Russian and British forces repelled a pirate attack on a cargo ship in the first action by a Russian warship sent to fight hijackings off Somalia, the two nations said Wednesday.

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MOGADISHU, Somalia — Russian and British forces repelled a pirate attack on a cargo ship in the first action by a Russian warship sent to fight hijackings off Somalia, the two nations said Wednesday.

Russian Navy spokesman Capt. Igor Dygalo said the Russian missile frigate Neustrashimy and the British frigate Cumberland each dispatched a helicopter and foiled pirates trying to seize the Danish vessel.

“The pirates tried to hit the ship with automatic weapons fire and made several attempts to seize it,” Dygalo said on state-run Vesti-24 television. He did not say whether the Russians or British opened fire.

The British Ministry of Defense said the incident occurred Tuesday and one of its warships had boarded a foreign-flagged dhow — a traditional wooden vessel — suspected of piracy.

Russia sent the Neustrashimy, or Intrepid, to protect its ships off Somalia’s coast after a Ukrainian freighter with three Russians aboard was hijacked in September.

The Russian navy said the Neustrashimy was escorting the CEC Commander, whose crew includes 15 Russians. The ship’s operator made an official request after pirate attacks that claimed another of the company’s ships.

Attacks have continued virtually unabated off Somalia, which has had no functioning government since 1991.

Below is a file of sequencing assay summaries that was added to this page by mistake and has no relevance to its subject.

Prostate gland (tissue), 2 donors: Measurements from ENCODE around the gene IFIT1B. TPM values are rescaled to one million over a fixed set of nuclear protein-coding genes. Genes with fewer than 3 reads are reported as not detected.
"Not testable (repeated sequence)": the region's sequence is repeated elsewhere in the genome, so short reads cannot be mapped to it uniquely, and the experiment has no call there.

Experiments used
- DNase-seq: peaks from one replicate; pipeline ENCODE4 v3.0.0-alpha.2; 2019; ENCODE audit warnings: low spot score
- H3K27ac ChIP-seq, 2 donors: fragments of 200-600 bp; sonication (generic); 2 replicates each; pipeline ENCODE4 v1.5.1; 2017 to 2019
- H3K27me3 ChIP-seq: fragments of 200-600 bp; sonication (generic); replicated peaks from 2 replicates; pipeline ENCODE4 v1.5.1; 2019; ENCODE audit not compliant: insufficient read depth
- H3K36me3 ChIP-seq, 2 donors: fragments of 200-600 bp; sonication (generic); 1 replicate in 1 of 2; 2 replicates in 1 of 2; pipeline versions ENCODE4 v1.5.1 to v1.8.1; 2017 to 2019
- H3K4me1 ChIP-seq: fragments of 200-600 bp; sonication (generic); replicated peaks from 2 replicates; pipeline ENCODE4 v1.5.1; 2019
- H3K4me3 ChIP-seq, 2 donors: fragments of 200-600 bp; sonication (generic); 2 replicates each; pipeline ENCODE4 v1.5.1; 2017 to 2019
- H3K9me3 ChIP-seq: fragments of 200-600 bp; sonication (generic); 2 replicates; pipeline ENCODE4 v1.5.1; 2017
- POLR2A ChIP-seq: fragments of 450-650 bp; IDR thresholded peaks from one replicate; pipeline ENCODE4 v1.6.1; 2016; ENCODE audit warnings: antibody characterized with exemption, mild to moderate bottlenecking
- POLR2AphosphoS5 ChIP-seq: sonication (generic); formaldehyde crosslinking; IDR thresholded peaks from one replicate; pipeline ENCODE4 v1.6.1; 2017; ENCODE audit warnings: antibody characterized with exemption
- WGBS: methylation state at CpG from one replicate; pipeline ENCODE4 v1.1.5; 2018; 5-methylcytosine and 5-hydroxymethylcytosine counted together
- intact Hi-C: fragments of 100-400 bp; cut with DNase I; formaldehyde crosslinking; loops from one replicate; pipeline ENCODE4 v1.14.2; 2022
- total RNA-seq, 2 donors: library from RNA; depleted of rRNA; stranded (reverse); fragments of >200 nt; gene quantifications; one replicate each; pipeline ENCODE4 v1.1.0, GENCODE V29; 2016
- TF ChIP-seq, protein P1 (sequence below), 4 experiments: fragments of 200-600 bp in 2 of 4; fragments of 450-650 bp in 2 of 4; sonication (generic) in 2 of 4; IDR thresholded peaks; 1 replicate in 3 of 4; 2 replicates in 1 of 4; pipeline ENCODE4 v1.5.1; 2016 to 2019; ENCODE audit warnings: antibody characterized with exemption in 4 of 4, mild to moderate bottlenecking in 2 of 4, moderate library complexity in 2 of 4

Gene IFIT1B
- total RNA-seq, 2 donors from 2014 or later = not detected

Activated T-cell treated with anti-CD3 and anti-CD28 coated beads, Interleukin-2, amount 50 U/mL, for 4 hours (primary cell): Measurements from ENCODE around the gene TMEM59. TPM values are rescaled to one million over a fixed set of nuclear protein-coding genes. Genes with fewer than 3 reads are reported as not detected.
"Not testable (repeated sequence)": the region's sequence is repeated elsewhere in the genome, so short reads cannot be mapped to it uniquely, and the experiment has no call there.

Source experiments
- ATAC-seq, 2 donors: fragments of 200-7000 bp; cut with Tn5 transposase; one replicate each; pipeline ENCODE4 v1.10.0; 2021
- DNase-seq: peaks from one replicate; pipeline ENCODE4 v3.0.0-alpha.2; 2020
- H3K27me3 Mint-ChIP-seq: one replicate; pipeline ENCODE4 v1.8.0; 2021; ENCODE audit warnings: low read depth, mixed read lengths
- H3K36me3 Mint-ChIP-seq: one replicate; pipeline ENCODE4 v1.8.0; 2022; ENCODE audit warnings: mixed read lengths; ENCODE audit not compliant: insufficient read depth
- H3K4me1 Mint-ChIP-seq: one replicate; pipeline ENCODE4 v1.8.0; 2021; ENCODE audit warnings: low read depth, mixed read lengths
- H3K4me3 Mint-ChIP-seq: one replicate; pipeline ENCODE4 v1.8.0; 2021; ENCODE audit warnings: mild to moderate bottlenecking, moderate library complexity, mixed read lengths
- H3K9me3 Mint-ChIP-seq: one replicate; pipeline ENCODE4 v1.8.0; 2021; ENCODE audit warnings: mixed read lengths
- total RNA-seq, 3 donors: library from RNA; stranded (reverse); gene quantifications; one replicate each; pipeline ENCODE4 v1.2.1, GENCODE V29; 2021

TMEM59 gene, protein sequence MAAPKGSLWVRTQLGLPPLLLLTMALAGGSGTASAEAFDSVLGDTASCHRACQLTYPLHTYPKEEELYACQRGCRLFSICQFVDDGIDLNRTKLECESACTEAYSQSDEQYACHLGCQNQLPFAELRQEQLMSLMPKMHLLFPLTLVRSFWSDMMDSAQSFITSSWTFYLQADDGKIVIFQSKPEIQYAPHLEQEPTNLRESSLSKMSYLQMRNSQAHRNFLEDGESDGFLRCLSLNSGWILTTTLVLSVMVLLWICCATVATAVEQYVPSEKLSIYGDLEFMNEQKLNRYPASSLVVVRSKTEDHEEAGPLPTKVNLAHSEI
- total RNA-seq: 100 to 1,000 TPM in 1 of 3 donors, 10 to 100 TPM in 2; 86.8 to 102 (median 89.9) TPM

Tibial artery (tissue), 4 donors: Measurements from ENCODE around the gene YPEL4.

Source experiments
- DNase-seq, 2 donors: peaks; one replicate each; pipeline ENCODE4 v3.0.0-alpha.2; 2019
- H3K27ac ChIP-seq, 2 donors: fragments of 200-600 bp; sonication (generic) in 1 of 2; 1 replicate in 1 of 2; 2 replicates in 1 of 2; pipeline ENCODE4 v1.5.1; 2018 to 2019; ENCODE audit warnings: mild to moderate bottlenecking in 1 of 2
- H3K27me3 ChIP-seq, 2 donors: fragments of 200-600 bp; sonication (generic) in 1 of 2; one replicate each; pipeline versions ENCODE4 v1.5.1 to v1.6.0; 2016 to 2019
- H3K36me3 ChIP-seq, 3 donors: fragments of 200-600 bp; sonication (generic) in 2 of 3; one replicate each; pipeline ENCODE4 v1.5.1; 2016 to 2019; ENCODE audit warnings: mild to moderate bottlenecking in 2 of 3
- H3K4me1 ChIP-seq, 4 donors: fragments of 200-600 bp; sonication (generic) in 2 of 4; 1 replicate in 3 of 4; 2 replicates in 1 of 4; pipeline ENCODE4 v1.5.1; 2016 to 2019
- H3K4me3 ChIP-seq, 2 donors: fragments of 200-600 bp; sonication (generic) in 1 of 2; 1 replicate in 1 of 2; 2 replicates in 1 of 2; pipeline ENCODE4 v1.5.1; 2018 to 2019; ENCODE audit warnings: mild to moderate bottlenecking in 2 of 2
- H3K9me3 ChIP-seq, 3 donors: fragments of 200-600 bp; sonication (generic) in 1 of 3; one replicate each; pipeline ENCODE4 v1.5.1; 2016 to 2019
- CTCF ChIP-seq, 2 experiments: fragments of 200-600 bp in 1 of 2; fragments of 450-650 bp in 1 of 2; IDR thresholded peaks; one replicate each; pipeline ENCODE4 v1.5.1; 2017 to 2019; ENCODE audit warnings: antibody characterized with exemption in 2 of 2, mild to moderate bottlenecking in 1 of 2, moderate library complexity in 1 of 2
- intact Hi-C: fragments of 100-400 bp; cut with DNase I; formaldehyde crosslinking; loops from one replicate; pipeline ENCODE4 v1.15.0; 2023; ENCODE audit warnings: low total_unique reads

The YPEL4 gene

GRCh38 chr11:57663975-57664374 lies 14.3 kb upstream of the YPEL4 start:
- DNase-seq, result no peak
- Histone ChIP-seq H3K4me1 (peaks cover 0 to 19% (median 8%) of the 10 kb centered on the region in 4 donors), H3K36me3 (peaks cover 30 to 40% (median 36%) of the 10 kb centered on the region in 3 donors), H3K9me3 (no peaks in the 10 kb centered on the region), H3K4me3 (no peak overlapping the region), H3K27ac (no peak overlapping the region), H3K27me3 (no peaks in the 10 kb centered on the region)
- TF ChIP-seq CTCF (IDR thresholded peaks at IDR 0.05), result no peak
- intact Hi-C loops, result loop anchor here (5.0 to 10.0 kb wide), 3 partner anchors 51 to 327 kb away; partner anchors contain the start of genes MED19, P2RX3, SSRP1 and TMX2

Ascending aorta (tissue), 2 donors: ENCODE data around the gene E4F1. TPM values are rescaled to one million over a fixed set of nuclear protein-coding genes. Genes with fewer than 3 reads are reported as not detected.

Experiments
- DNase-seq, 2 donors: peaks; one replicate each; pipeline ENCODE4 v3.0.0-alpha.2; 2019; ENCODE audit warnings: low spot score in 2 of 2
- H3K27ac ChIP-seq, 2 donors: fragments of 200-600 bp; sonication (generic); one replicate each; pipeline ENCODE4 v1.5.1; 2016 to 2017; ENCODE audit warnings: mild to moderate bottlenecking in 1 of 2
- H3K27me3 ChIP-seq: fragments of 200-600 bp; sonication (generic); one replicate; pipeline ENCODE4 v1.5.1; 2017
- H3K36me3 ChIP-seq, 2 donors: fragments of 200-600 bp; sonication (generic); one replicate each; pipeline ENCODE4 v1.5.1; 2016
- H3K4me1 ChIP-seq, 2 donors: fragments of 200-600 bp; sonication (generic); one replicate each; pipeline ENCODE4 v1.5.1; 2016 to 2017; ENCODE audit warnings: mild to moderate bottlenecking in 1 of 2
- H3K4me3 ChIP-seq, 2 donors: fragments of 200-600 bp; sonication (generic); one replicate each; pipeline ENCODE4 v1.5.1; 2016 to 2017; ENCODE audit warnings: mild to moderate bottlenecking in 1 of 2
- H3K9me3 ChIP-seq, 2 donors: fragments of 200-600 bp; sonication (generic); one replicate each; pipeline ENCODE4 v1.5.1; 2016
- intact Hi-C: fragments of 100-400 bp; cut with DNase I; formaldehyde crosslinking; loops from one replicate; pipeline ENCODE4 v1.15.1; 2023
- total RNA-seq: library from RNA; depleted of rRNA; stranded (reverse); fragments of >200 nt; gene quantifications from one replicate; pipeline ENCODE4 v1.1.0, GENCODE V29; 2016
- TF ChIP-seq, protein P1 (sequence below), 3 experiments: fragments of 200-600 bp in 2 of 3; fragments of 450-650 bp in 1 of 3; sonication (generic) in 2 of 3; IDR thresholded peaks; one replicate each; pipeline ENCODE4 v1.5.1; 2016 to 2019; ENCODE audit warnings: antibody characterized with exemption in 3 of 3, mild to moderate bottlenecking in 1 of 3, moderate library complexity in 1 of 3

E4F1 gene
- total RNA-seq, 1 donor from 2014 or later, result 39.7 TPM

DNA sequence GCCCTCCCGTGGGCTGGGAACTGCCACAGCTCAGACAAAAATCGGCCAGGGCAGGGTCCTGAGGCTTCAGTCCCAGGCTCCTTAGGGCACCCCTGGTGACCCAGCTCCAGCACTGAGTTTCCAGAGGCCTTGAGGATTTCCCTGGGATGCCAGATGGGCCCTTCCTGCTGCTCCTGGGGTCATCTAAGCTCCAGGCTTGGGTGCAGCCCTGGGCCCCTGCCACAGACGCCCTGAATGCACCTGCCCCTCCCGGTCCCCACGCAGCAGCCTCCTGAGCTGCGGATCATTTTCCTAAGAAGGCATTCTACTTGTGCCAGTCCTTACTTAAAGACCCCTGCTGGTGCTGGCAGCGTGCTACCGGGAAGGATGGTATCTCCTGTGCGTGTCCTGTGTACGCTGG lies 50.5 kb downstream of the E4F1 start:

Turkish maritime officials said pirates had commandeered the Karagol, a Turkish tanker bound for India, on Wednesday 16 miles off the coast of Yemen. It was carrying 4,500 tons of chemicals and 14 Turkish personnel.

The total number of naval attacks off Somalia stood at 83 before the Karagol was seized, with 33 ships hijacked and 12 still in pirates’ hands, most notably the Ukrainian freighter.

The U.N. Security Council unanimously adopted a resolution in June allowing ships of foreign nations that cooperate with the Somali government to enter their territorial waters. A NATO flotilla of seven vessels is also patrolling the Gulf of Aden to help the U.S. 5th Fleet in anti-piracy patrols and to escort cargo vessels.

The 5th Fleet said it has repelled about two dozen pirate attacks since Aug 22.

About 20,000 ships sail through the Gulf of Aden each year, compared with 13,000 that pass through the Panama Canal and 50,000 that traverse the Straits of Malacca — formerly the most pirate-infested waterway in the world.